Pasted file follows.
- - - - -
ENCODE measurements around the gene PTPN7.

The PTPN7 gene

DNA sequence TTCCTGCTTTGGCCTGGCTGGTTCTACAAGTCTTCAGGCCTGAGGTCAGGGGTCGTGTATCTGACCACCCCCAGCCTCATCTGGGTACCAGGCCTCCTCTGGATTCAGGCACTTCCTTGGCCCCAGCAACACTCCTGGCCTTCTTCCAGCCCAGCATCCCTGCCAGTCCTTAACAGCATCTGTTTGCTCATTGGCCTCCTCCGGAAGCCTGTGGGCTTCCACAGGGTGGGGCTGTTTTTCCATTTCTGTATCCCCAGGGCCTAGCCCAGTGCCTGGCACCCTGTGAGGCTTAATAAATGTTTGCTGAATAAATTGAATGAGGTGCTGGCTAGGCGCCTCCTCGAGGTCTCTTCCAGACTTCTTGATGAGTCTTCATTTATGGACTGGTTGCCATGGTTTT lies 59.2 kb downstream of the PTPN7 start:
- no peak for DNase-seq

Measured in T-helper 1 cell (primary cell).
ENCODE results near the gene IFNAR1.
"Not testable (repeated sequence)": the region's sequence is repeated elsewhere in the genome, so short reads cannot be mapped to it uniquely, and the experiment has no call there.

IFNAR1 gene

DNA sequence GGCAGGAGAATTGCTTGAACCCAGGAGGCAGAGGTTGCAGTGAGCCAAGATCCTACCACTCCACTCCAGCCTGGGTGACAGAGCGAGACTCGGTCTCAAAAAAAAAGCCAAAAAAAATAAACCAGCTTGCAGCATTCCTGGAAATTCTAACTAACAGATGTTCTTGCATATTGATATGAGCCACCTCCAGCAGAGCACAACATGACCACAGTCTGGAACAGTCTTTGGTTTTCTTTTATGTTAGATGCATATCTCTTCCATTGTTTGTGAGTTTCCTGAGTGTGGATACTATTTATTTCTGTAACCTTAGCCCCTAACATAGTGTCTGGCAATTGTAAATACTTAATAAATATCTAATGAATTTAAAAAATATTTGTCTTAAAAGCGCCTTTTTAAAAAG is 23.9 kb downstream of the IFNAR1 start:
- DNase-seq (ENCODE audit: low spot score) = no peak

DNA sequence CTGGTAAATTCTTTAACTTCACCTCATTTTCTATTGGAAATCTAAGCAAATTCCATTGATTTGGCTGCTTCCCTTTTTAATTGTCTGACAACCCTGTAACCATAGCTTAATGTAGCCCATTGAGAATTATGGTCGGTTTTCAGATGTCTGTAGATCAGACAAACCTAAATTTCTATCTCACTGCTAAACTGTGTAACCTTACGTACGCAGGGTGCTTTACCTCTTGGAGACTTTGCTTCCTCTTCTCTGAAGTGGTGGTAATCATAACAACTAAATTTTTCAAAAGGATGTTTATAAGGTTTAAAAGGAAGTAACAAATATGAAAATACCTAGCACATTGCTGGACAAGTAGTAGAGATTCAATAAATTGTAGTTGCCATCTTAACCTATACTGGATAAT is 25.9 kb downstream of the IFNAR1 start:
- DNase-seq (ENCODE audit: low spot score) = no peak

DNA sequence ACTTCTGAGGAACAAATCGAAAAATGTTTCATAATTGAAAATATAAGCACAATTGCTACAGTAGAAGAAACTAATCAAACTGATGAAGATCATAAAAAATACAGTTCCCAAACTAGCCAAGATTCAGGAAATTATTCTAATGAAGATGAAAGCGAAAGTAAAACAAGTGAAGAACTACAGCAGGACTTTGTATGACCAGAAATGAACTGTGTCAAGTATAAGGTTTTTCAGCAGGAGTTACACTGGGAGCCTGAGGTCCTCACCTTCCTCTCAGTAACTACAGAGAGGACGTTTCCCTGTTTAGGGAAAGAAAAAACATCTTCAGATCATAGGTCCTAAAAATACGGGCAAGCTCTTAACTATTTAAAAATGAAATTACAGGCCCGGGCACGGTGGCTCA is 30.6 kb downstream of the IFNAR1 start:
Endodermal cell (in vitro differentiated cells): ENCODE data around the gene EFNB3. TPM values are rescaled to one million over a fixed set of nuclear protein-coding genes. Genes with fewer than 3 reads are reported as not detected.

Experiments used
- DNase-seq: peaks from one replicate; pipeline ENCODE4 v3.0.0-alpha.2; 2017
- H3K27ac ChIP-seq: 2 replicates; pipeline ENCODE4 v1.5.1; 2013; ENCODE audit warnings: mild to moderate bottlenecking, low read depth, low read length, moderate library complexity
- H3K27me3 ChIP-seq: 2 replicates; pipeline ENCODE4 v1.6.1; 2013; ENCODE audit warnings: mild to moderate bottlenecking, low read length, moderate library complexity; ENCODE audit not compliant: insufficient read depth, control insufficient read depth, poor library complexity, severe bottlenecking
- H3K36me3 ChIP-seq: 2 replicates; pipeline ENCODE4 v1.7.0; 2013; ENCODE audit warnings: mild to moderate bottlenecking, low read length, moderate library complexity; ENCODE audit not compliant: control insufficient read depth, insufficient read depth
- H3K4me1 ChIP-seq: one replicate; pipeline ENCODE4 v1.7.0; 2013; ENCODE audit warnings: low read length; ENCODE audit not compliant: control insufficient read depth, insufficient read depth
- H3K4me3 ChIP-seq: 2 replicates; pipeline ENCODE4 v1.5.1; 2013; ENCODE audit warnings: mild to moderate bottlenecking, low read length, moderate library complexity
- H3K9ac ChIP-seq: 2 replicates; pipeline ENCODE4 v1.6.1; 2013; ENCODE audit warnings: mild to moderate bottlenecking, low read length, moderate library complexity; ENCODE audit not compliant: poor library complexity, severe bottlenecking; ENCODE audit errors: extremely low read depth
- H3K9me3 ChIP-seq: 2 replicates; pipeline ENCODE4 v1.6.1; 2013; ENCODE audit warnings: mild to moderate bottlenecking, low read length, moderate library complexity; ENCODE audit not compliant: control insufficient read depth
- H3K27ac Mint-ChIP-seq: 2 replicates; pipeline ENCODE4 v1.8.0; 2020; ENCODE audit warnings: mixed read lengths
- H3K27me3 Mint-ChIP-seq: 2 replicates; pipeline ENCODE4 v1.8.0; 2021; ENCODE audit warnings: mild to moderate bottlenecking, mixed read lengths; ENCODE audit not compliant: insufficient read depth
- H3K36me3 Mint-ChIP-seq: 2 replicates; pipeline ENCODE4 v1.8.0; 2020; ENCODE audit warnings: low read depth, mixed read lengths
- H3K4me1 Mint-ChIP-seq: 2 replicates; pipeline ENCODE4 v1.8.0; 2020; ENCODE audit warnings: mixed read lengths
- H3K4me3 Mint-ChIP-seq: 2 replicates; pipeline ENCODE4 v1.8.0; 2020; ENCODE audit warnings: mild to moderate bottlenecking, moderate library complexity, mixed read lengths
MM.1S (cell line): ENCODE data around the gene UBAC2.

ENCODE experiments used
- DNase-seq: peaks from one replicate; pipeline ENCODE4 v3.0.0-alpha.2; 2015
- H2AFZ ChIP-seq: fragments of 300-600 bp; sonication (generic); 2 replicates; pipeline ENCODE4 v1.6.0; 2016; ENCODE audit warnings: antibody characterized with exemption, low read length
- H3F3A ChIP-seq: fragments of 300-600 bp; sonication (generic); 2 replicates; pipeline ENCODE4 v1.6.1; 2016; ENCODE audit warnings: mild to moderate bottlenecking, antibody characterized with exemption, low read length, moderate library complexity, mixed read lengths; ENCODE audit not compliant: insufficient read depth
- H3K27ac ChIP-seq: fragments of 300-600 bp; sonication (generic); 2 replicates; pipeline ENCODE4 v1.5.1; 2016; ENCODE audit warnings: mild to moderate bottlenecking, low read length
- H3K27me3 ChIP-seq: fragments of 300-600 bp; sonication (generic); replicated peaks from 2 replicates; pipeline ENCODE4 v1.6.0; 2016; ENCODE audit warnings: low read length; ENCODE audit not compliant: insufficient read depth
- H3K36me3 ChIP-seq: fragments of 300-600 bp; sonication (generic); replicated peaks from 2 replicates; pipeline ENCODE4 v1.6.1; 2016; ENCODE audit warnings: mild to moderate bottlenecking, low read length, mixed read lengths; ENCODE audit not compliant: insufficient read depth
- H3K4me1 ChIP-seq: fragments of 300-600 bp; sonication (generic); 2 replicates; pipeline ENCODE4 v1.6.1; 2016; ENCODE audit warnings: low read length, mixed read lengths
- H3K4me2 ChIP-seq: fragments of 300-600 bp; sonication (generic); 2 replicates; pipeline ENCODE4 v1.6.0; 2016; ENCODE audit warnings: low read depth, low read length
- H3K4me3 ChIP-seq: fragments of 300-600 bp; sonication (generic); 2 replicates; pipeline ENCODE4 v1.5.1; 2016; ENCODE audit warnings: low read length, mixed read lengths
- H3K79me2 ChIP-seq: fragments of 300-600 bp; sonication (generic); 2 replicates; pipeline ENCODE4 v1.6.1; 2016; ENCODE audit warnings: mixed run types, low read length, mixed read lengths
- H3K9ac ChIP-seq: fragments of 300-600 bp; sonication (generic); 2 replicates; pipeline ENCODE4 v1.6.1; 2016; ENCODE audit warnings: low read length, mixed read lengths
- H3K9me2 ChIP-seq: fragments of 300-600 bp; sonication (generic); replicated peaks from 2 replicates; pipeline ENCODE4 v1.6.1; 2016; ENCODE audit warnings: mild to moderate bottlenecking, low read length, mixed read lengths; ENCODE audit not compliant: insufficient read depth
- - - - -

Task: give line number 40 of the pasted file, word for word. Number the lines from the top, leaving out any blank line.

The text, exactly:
- H3K79me2 ChIP-seq: fragments of 300-600 bp; sonication (generic); 2 replicates; pipeline ENCODE4 v1.6.1; 2016; ENCODE audit warnings: mixed run types, low read length, mixed read lengths